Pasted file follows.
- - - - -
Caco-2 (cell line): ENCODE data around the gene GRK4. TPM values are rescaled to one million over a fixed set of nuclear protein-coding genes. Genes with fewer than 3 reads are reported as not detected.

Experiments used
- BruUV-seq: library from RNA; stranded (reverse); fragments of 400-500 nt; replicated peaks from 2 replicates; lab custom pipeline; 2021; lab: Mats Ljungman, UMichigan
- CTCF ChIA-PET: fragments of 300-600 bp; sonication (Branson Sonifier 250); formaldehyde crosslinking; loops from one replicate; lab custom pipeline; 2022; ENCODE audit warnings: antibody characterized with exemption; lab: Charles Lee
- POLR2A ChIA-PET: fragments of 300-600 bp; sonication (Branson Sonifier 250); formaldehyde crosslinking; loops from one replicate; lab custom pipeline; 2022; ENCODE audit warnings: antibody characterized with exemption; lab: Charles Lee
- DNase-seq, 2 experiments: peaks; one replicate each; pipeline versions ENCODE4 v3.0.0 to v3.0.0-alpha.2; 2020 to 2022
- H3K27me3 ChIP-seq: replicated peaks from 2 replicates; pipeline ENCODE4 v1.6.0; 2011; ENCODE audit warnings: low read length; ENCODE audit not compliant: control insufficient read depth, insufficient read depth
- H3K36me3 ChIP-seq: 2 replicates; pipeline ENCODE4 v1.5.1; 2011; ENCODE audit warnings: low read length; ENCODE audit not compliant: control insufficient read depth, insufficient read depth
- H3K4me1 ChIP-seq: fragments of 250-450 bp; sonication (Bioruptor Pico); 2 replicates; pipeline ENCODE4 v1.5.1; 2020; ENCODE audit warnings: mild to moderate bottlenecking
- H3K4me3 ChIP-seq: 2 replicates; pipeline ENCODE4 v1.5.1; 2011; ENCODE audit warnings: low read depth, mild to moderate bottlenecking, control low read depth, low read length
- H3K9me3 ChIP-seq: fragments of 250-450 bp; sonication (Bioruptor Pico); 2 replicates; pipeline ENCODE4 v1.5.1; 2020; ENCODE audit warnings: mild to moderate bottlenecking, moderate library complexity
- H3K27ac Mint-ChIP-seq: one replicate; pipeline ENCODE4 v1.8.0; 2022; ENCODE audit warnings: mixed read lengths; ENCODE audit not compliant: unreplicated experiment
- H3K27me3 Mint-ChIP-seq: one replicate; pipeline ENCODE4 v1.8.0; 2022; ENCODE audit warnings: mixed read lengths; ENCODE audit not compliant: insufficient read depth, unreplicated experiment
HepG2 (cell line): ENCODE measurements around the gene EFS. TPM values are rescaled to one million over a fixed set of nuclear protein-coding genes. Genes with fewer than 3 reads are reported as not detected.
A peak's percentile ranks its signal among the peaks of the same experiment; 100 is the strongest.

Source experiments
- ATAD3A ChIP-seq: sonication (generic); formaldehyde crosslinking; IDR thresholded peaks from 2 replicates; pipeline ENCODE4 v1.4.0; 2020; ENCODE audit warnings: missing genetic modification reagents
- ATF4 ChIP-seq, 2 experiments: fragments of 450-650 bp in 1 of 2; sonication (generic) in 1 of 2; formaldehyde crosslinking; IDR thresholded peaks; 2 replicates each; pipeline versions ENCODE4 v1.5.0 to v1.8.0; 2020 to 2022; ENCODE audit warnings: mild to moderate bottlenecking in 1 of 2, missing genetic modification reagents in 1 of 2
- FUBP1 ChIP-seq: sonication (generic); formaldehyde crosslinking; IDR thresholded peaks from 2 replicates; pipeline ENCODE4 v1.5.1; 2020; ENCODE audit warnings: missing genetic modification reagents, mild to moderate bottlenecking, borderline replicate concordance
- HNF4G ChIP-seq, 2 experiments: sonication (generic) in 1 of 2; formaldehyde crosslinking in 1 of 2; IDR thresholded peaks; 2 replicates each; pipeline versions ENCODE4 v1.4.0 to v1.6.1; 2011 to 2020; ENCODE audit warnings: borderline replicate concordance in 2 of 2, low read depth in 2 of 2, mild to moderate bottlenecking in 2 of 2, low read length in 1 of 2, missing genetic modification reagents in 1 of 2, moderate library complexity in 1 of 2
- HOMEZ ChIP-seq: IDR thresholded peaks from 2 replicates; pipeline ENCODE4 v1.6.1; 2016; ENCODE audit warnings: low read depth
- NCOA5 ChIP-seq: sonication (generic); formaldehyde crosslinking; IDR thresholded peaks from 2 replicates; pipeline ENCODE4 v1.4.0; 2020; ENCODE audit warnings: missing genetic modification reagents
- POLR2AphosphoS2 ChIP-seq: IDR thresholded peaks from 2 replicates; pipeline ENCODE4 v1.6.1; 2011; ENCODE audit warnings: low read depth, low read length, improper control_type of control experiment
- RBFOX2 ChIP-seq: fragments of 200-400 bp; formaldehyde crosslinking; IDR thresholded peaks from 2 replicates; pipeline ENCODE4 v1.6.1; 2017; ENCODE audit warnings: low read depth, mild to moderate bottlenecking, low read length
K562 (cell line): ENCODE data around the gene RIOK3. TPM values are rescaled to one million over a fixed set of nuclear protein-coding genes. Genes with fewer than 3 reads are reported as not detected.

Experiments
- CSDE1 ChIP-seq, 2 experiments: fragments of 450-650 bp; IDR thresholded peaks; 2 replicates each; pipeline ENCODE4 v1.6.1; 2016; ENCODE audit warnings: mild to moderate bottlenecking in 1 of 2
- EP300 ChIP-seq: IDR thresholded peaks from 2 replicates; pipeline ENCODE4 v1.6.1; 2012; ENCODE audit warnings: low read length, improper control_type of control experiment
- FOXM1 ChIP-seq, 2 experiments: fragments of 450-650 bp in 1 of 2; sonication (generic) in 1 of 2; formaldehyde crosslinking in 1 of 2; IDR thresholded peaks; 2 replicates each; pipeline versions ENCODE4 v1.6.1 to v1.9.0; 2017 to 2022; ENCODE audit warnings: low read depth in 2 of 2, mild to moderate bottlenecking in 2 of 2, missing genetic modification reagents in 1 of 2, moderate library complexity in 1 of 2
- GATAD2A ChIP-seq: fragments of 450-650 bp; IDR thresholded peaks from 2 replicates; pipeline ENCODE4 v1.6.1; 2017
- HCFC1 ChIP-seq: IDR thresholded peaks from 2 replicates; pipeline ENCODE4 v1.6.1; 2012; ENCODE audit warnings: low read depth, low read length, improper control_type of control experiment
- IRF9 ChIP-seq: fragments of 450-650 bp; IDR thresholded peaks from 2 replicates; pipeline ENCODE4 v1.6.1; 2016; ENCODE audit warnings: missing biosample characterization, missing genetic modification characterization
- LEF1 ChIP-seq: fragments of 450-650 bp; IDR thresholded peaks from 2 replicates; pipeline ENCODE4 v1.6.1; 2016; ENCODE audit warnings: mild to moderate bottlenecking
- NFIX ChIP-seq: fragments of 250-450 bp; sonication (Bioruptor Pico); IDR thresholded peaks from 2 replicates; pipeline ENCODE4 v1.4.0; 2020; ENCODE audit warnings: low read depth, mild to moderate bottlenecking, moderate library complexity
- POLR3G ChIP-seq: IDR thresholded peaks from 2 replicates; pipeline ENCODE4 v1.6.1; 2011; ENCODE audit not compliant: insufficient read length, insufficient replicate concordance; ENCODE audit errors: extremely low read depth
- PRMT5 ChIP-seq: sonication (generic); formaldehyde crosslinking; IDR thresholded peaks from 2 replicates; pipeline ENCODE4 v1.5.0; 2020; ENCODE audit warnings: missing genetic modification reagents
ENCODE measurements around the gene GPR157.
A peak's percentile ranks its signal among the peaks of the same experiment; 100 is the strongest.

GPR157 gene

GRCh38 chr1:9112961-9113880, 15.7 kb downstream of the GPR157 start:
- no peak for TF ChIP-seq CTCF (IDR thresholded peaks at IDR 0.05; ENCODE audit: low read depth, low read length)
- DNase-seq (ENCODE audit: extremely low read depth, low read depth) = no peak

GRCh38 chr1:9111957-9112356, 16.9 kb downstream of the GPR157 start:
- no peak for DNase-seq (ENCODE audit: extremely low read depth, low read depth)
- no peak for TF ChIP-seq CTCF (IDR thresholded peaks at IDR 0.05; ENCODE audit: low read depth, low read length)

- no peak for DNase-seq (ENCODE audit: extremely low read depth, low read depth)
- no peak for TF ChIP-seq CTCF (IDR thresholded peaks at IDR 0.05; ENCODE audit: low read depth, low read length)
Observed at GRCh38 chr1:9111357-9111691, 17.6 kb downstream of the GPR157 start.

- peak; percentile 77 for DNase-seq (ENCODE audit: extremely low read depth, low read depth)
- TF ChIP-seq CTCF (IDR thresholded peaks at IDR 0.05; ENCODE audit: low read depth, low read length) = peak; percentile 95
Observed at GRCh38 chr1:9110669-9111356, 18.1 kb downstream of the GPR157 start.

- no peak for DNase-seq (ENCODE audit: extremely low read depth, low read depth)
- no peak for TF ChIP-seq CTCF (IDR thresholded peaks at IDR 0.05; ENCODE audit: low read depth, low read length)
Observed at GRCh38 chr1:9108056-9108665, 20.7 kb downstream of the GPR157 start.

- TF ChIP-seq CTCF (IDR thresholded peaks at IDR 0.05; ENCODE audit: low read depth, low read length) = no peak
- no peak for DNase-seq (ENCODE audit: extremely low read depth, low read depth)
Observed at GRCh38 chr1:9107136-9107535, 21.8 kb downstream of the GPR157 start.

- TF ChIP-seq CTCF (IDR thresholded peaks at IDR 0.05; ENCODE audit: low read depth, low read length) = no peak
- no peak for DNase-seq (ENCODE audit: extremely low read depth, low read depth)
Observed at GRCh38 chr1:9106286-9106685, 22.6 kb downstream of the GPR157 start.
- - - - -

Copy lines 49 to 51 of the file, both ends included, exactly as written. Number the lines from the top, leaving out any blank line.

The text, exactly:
- peak; percentile 77 for DNase-seq (ENCODE audit: extremely low read depth, low read depth)
- TF ChIP-seq CTCF (IDR thresholded peaks at IDR 0.05; ENCODE audit: low read depth, low read length) = peak; percentile 95
Observed at GRCh38 chr1:9110669-9111356, 18.1 kb downstream of the GPR157 start.